District 128 plans to repurpose storefront for vocational transition program for young adults
Libertyville-Vernon Hills Area High School District 128 plans to repurpose an empty end unit in a Libertyville strip mall for a program helping young adults with disabilities develop the skills to live independently.
Village officials recently approved a special use allowing the district to convert a 6,000-square-foot commercial space in the Green Tree Plaza shopping center for a new transition program.
District 128 is pursuing a lease for the storefront at 1125 S. Milwaukee Ave. It would be used as a place where young adults can learn employable and daily living skills. As envisioned, it would include classrooms, a conference room, kitchen space and laundry facilities, according to the school district.
"Students of the communities of District 128 have a need for this type of special programming and the communities will benefit as a result of having it in this location," according to information submitted to the village.
The transitional program is planned to debut in the 2022-23 school year with 18 to 25 students expected, based on current enrollment.
Federal law requires public schools to provide planning and services for students with disabilities. That includes specially designed, post-high school programs to help students learn to be as independent as possible.
Students throughout Lake County primarily are served through the Special Education District of Lake County in different sites around the county.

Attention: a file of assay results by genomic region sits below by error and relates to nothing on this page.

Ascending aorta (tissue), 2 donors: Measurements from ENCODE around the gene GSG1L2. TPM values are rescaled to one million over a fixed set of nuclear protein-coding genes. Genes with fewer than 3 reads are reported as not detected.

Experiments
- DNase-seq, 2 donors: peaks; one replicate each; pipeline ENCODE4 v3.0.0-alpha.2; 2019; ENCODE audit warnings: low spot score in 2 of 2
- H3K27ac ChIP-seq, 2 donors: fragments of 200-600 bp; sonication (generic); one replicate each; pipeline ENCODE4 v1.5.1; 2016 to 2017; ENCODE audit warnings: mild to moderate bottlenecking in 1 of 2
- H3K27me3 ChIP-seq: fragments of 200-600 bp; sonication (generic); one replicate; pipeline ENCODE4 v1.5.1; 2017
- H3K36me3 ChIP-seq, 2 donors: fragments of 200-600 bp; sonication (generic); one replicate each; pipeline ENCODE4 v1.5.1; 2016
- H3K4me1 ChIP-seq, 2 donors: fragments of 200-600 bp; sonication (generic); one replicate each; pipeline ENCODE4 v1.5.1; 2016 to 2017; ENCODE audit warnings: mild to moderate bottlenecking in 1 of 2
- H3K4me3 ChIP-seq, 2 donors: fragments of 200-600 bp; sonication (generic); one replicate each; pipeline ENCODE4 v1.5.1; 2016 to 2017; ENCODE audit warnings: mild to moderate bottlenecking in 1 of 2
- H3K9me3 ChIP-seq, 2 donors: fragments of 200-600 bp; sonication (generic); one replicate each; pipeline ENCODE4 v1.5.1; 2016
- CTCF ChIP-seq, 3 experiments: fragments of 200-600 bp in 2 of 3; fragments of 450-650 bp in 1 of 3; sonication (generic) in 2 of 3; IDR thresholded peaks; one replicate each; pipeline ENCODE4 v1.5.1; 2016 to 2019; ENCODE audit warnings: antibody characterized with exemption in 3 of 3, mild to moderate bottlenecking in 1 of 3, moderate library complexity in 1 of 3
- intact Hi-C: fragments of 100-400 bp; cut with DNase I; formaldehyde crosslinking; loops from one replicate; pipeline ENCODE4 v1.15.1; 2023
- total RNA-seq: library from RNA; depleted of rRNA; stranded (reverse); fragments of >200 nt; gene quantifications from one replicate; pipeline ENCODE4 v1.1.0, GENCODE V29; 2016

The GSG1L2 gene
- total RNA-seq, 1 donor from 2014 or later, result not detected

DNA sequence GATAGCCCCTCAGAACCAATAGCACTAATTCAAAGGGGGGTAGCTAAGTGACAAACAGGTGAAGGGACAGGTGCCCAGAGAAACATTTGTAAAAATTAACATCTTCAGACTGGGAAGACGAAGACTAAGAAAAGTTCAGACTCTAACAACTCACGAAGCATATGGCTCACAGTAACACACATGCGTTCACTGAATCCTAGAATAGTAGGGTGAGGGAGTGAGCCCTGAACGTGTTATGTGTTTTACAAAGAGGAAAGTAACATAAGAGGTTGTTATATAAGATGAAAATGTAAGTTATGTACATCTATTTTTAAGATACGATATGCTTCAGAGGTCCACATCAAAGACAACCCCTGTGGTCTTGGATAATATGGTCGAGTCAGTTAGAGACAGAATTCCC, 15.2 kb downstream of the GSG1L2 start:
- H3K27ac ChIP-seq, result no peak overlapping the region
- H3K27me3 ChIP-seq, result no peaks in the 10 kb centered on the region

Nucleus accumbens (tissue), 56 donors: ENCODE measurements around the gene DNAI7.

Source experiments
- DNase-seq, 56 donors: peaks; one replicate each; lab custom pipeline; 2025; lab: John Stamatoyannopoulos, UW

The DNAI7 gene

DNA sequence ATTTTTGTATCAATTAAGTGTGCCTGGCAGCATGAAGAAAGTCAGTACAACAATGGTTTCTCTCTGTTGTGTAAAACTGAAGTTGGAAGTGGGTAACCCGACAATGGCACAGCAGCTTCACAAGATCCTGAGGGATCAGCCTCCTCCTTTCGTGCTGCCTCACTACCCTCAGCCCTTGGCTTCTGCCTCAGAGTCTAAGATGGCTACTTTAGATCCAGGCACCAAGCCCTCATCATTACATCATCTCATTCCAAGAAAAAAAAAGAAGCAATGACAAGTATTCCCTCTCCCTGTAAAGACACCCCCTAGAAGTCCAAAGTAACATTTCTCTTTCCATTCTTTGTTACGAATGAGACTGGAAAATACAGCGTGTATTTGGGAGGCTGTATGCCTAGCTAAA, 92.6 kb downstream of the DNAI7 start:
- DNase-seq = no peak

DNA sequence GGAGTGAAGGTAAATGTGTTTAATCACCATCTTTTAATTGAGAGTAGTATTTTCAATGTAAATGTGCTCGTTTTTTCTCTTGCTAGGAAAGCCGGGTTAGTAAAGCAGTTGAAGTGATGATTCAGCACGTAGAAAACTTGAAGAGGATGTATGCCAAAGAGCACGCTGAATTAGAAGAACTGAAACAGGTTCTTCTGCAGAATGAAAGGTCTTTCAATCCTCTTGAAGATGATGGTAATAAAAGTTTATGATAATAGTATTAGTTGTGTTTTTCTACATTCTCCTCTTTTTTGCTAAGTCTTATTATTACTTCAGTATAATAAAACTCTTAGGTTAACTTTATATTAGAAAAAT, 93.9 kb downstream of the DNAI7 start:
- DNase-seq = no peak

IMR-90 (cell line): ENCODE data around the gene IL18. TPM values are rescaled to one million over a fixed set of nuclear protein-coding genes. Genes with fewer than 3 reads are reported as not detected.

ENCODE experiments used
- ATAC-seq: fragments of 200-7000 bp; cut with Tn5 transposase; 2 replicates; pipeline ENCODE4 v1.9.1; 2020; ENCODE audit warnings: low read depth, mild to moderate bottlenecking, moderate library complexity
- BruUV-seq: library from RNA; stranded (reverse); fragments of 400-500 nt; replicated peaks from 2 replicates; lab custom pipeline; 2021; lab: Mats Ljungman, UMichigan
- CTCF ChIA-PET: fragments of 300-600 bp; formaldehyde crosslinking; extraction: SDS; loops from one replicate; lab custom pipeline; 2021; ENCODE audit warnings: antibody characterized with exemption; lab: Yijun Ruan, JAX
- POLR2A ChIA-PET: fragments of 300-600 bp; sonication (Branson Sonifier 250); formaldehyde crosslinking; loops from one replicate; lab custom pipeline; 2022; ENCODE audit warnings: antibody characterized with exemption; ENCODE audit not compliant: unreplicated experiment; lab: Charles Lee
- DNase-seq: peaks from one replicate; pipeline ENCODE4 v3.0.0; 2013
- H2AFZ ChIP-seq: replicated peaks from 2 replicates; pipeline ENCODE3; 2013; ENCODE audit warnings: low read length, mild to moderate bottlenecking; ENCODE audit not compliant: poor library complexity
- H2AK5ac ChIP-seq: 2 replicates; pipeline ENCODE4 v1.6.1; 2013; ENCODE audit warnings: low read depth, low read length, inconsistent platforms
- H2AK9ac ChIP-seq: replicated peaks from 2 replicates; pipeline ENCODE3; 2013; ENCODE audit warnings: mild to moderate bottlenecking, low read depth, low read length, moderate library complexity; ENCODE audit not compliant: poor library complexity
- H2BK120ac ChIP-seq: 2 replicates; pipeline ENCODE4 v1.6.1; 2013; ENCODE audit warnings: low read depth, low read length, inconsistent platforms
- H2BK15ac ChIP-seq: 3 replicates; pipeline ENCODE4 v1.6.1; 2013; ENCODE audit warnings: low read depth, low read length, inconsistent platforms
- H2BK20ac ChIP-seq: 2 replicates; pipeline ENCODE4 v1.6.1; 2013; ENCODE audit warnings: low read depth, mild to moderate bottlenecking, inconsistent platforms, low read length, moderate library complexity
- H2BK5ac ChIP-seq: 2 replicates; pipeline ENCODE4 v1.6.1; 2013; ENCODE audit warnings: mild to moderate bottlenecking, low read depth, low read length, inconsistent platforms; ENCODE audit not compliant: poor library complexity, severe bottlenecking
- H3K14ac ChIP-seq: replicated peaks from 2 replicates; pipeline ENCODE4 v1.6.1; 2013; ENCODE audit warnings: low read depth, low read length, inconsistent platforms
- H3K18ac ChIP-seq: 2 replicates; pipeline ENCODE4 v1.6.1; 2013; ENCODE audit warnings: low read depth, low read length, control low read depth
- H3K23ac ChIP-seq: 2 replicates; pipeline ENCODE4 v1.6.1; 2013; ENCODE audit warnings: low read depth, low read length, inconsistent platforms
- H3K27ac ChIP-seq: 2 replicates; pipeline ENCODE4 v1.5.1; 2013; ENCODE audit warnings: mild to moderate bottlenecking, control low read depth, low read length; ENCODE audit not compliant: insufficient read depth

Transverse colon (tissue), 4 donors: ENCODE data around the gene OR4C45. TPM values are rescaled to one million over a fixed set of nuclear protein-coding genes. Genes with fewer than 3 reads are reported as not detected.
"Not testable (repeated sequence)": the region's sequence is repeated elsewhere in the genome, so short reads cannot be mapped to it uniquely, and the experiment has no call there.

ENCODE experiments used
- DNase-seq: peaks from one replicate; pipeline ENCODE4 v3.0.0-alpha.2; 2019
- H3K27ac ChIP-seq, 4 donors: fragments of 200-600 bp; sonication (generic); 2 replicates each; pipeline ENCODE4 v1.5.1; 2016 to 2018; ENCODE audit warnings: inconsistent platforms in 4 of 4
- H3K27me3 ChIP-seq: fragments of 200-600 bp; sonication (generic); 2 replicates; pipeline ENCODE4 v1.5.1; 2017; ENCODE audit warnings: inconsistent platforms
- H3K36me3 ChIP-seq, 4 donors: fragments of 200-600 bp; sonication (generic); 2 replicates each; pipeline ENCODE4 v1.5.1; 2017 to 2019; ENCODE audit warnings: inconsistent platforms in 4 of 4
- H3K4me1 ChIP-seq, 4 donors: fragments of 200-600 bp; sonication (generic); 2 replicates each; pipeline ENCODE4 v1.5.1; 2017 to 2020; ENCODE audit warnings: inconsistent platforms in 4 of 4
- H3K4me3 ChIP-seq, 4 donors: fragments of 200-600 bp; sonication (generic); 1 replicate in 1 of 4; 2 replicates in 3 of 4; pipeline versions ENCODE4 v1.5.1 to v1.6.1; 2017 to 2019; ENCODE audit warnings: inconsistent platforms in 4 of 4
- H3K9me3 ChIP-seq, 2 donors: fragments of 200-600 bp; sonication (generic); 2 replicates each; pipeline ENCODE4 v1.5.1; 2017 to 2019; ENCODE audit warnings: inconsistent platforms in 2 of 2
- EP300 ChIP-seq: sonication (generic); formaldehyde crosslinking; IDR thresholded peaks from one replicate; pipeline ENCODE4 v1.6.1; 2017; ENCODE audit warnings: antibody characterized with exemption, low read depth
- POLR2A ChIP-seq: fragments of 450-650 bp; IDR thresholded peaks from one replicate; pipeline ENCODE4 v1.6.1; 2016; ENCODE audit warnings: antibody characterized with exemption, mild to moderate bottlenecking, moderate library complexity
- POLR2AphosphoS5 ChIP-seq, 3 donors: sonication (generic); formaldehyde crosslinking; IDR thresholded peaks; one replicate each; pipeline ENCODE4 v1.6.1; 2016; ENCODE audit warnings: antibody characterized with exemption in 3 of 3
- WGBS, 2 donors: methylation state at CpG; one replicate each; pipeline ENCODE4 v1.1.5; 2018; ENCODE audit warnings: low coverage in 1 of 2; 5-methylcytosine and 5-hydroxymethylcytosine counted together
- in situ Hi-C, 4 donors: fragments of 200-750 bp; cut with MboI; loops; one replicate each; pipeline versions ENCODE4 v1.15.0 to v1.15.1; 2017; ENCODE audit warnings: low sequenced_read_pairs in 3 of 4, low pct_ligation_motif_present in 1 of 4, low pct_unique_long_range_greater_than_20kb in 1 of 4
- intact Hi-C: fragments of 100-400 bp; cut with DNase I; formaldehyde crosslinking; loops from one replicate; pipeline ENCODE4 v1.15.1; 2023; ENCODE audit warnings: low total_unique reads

However, those options are narrowing as school districts continue to move transitional services back to their high schools, according to Kelli Hartweg, District 128 director of special services.
Locating at Green Tree would allow access to public transportation, local businesses, recreation and leisure options, health and wellness resources and other benefits, she added.
The transition program would provide instruction in employment, community involvement, socialization, personal health and safety, and independent living, among other skills.
Students in the program would spend a portion of their 8 a.m. to 3 p.m. day at prevocational worksites at businesses or at the College of Lake County. Another portion would be spent working on community access skills off site.
At the Green Tree location, students would learn daily living skills and take part in other activities, such as speech therapy.
According to District 128, young adults with disabilities frequently stay in their home community after high school and become consumers and workers. Using public transportation and learning and working in local business areas are critical, the district said.